That afternoon, in April, on our way back from the U.S.S. Intrepid museum at Manhattan’s Pier 86, the façade of the Yotel grabbed me as we approached Times Square. It stood out like an igloo on the red Martian wilderness; a beacon. Perhaps it was its entrance, somewhat like a spaceport docking bay. Or was it the rounded, molded lettering of its marquee?
Walking through a wide revolving door, we entered a realm that felt suspended in a different space and a different time. It was as though we’d emerged out of a wormhole and stepped into the very future. A sparse, furniture-free lobby, washed in a silken purple halo. A row of kiosks, lined against a stark white wall. Elevators, hemmed in by a band of violet LEDs. All of it announcing a leap into another dimension.
This is one of a European chain of luxe, but trendy, pod hotels, where rooms go by “cabins” and the concierge presides over “mission control” and bags aren’t handled by a butterfingered bellhop.
I swung my head around. At the far end, behind a glass panel, my eyes fell on something that looked like the jib of a crane. It was the swiveling arm of Yobot, a robot who stood ready to stow away any luggage so that guests didn’t have to lug it around town if they arrived before the hour of check-in or had time to kill after check-out.
As I stood there, entertained by its unipedal ballet, picking up a valise and gently sliding it into a locker, I reflected on how far robots had come in our society. My mind spooled back to when I’d received a welcome note from TumblrBot, the little two-dimensional mascot of the blogging platform, Tumblr, soon after I set up home there. ThinkGeek, an online store, sells, among a wild assortment of geeky merchandise, jolly robot-related doodads: tea infusers, cookie jars, action figures, cushions, desk lamps and what not.
Not too long ago, at Tecnópolis—a science and technology version of Burning Man, held in the greater Buenos Aires area—the Argentinian creative collective, D.O.M.A., known for its technological take on street art, converted an electricity pylon into a towering robot and festooned it with neon strips that conveyed its humor. To fire up fans before the release of episode VII of the “Star Wars” space saga, “The Force Awakens,” last year, All Nippon Airways even had its Boeing-787 painted in the colors of the mesomorph droid R2-D2.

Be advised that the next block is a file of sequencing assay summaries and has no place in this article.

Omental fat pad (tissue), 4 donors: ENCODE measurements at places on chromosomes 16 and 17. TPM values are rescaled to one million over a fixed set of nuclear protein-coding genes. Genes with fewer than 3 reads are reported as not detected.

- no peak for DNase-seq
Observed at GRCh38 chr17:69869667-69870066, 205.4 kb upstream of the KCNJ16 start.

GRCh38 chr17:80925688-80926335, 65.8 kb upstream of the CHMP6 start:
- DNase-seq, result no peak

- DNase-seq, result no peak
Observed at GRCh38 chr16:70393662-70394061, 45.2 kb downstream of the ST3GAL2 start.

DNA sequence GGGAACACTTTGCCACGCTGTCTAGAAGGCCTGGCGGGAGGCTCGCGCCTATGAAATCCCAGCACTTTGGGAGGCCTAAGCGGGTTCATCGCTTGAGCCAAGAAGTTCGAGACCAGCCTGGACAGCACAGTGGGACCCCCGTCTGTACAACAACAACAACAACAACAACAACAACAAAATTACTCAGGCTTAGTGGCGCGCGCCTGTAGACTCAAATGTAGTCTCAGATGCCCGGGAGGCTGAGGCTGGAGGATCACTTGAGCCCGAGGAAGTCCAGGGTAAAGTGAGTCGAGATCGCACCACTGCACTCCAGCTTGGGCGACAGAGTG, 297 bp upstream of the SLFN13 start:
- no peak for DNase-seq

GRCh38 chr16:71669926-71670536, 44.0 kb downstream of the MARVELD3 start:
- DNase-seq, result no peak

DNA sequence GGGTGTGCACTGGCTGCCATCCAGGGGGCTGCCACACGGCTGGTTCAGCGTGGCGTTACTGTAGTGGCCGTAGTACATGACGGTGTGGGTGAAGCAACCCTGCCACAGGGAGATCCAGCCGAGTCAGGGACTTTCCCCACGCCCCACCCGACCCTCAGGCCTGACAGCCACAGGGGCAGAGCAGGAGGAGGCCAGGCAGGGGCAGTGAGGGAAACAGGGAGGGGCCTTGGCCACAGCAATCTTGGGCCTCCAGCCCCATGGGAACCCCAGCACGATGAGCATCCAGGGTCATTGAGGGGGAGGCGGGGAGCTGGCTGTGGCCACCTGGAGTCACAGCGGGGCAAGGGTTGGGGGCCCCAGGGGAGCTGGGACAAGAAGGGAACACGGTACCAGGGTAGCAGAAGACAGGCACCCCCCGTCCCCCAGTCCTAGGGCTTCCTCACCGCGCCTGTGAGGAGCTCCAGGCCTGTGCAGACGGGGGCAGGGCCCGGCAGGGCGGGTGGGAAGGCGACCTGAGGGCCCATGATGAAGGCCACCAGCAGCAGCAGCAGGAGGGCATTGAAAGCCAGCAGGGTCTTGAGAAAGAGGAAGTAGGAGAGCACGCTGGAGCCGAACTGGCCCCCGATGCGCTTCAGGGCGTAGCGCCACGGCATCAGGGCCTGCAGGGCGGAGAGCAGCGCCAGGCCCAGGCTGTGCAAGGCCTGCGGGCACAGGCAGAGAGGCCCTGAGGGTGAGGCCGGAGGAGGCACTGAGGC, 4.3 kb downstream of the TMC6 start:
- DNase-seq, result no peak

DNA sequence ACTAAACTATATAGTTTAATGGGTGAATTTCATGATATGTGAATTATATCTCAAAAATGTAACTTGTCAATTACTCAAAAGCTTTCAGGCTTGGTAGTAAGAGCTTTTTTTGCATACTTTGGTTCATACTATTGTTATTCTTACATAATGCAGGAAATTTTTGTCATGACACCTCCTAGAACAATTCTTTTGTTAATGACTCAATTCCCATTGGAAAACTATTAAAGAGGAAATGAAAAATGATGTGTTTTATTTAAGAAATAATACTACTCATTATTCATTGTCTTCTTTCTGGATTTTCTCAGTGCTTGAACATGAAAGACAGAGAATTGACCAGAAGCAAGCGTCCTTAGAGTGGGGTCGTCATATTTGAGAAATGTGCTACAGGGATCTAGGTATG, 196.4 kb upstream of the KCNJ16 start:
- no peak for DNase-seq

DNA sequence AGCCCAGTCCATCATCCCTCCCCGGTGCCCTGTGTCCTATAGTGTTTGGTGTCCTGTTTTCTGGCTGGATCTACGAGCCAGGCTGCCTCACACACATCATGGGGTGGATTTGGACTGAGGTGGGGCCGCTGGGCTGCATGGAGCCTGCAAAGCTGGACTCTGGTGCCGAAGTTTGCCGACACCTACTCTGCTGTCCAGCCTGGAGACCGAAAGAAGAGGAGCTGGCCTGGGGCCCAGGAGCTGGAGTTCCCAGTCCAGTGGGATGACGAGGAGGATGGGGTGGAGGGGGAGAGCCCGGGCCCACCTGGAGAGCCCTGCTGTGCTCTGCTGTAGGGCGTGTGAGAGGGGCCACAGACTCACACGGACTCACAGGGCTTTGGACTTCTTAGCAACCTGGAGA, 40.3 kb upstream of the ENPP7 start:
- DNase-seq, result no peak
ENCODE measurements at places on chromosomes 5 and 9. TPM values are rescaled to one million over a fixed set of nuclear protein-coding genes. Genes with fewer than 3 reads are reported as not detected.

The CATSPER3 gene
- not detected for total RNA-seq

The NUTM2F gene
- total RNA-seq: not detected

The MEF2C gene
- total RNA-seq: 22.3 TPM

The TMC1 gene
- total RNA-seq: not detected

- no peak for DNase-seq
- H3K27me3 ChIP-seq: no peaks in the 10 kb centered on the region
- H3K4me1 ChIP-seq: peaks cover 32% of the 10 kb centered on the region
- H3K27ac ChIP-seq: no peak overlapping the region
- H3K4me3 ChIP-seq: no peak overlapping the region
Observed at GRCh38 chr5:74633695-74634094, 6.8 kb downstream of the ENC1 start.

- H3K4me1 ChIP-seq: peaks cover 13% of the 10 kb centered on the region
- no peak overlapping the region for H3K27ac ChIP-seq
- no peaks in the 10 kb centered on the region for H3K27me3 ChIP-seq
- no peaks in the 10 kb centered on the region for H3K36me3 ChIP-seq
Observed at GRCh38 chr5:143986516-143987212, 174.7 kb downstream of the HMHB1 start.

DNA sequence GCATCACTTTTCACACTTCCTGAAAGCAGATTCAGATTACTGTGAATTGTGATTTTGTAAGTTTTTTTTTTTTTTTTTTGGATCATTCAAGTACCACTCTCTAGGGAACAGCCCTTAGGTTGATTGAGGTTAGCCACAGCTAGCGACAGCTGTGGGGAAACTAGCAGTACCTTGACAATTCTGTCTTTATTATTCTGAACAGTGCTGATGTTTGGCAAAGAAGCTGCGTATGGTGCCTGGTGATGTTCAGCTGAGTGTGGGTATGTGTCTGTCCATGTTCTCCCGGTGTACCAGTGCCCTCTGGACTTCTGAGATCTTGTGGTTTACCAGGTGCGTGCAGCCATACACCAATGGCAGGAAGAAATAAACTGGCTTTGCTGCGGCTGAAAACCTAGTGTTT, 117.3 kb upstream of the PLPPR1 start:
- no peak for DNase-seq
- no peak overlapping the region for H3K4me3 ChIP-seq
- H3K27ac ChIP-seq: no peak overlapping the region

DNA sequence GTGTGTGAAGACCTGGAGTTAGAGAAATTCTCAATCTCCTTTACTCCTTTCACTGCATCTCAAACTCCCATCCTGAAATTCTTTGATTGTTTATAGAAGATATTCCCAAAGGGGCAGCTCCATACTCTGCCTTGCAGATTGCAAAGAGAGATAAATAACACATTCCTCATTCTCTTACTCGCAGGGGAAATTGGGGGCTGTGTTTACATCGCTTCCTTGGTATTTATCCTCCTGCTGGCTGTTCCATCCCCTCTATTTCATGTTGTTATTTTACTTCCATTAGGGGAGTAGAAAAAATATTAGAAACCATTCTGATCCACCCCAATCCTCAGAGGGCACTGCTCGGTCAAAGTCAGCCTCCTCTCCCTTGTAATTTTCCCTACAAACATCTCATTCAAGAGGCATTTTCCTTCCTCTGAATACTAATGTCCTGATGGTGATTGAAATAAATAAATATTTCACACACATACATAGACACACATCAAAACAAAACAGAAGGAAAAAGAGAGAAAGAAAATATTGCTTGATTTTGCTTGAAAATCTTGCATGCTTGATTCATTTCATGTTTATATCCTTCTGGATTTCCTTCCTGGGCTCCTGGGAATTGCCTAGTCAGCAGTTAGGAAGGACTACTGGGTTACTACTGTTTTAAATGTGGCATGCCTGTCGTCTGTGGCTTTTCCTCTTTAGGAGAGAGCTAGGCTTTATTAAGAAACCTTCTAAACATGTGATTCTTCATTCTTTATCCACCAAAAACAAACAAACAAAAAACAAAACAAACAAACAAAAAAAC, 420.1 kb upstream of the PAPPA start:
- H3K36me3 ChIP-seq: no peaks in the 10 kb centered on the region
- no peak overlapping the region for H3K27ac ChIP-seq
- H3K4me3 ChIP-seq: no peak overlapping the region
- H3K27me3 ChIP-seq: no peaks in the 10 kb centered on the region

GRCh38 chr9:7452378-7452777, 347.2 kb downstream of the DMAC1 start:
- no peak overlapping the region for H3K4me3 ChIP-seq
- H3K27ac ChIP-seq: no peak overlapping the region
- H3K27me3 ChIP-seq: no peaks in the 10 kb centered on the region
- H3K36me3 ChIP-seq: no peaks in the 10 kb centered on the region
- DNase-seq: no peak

Robots have steadily seeped into the public consciousness, becoming objects of popular culture and commerce. Thanks, in large measure, to George Lucas, they’ve earned a solid place in the hearts of the young and the young at heart. But now, suddenly, they’re also popping up in our workplaces and our abodes—sort of.
The International Federation of Robotics—a non-profit that protects the interests of the robot industry—projects that by 2018, around 1.3 million industrial robots will be entering the labor pool, in factories around the world, chiefly, as assemblers of cars.
What’s notable is that between now and then, there’ll be a far greater growth in the ranks of robots that perform tasks that are either too dull, monotonous, hazardous, or impossible for humans to do. This could be anything from mopping up a puddle of milk on a linoleum tile to sniffing out a bomb in a random backpack to diving to the bottom of the ocean to search out airplane wreckage to collecting a pocket of dust on a comet. 35 million of such utilitarian robots are expected fly off the shelves.